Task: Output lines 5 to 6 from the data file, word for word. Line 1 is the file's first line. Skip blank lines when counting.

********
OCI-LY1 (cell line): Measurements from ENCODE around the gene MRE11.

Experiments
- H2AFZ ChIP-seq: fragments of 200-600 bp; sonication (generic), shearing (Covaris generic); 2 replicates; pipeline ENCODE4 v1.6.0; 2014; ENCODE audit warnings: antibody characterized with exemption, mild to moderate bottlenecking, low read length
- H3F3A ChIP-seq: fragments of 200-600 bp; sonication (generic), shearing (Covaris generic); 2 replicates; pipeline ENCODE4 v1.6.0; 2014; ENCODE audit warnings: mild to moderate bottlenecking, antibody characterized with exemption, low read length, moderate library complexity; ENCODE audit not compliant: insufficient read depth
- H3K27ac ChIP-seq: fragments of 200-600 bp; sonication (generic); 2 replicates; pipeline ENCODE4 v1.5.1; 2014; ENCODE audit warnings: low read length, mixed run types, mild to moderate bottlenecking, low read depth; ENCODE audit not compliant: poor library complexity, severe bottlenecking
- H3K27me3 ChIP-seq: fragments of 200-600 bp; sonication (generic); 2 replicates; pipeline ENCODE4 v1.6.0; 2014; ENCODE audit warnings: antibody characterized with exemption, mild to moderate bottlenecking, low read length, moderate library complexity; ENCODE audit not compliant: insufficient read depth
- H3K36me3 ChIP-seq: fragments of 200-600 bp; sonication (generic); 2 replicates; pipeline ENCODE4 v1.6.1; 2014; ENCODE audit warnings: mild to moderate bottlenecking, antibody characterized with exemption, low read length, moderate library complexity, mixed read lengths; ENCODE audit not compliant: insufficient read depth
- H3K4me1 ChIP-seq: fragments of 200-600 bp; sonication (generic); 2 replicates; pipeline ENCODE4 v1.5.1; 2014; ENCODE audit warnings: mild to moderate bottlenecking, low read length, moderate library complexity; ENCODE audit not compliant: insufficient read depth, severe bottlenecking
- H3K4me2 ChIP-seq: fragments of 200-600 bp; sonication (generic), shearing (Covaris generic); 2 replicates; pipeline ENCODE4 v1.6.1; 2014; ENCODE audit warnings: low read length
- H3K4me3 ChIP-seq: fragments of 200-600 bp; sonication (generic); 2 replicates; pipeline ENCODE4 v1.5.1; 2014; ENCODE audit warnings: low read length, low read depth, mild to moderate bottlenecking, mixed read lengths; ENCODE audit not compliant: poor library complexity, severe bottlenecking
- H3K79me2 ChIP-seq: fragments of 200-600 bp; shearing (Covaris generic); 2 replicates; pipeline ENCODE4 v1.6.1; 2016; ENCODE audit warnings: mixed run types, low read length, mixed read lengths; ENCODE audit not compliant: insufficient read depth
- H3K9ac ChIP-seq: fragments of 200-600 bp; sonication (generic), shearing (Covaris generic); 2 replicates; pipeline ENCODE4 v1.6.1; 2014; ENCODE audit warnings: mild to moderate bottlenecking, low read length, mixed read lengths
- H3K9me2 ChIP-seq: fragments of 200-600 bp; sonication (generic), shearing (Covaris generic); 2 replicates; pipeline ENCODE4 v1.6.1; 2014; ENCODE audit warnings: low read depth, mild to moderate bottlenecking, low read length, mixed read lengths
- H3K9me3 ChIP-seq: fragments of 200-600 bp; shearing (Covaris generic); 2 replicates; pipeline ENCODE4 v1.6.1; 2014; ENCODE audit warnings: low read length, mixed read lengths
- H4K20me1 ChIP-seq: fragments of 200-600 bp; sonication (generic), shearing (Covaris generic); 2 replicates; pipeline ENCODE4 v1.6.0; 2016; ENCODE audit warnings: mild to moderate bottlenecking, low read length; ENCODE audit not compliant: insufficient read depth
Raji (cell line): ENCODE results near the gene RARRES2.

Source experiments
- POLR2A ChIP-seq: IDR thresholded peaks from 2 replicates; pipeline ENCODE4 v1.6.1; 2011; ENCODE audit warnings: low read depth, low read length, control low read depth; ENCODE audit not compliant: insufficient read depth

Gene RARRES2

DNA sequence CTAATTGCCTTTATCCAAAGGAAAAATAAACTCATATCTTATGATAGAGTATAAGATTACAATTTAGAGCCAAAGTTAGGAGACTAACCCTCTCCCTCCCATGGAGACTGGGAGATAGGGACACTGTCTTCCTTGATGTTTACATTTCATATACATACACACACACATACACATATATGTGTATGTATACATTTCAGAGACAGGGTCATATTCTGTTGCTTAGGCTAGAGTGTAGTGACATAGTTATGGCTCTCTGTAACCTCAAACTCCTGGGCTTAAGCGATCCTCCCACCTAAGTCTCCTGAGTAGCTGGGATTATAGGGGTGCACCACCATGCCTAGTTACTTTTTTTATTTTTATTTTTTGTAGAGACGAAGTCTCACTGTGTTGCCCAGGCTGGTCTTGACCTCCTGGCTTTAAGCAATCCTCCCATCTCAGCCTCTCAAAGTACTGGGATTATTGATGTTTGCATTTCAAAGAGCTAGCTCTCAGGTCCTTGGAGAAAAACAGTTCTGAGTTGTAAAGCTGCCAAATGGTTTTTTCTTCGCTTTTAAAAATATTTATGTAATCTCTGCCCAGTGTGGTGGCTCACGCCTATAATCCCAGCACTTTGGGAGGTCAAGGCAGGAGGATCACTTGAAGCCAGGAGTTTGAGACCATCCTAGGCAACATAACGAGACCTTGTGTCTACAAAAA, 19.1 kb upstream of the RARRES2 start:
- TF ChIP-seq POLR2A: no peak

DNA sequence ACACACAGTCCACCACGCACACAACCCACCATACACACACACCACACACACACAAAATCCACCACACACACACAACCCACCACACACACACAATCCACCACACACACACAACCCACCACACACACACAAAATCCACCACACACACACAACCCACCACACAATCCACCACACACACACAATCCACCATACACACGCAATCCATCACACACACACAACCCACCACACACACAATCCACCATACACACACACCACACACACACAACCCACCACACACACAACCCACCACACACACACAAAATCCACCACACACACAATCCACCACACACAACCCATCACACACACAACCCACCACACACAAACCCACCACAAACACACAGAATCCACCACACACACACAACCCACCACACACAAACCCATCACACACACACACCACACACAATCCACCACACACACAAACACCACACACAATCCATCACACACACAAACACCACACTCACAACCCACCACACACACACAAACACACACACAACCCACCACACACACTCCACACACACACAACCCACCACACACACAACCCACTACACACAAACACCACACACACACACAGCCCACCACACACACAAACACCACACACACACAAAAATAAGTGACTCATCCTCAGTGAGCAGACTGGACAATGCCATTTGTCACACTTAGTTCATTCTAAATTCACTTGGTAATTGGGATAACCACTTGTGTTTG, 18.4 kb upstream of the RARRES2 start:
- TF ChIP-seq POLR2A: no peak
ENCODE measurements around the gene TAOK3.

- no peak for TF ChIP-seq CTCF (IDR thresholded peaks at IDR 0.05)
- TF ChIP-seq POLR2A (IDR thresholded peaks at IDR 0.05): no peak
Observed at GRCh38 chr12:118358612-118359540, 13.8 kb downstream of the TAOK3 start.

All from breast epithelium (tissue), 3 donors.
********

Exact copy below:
- H3K27ac ChIP-seq: fragments of 200-600 bp; sonication (generic); 2 replicates; pipeline ENCODE4 v1.5.1; 2014; ENCODE audit warnings: low read length, mixed run types, mild to moderate bottlenecking, low read depth; ENCODE audit not compliant: poor library complexity, severe bottlenecking
- H3K27me3 ChIP-seq: fragments of 200-600 bp; sonication (generic); 2 replicates; pipeline ENCODE4 v1.6.0; 2014; ENCODE audit warnings: antibody characterized with exemption, mild to moderate bottlenecking, low read length, moderate library complexity; ENCODE audit not compliant: insufficient read depth